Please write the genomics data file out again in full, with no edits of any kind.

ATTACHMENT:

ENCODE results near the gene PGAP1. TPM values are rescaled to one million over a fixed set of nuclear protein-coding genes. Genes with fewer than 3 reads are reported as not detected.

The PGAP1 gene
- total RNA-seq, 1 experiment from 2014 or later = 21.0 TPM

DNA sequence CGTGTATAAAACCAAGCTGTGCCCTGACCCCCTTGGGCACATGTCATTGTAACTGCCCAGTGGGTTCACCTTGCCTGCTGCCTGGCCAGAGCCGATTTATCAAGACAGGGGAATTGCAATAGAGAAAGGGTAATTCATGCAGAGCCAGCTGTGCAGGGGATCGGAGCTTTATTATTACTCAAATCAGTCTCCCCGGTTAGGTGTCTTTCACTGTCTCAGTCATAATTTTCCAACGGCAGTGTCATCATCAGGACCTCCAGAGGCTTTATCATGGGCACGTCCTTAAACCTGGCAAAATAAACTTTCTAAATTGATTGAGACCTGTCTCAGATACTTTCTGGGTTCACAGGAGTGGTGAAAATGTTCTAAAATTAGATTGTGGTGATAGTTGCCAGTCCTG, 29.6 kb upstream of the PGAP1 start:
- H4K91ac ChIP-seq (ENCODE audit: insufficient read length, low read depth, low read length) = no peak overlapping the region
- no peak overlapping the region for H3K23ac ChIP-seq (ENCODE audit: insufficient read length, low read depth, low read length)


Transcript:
ENCODE results near the gene PGAP1. TPM values are rescaled to one million over a fixed set of nuclear protein-coding genes. Genes with fewer than 3 reads are reported as not detected.

The PGAP1 gene
- total RNA-seq, 1 experiment from 2014 or later = 21.0 TPM

DNA sequence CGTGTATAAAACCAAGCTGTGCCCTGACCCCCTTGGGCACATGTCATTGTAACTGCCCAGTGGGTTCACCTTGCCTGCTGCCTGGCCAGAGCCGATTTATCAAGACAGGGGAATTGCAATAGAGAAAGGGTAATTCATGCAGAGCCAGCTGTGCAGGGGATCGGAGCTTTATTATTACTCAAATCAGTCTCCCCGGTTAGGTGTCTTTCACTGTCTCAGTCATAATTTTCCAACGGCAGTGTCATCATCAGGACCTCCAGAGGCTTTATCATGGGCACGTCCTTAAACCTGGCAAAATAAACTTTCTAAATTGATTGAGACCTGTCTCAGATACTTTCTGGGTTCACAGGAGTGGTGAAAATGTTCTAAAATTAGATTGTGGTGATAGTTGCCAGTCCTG, 29.6 kb upstream of the PGAP1 start:
- H4K91ac ChIP-seq (ENCODE audit: insufficient read length, low read depth, low read length) = no peak overlapping the region
- no peak overlapping the region for H3K23ac ChIP-seq (ENCODE audit: insufficient read length, low read depth, low read length)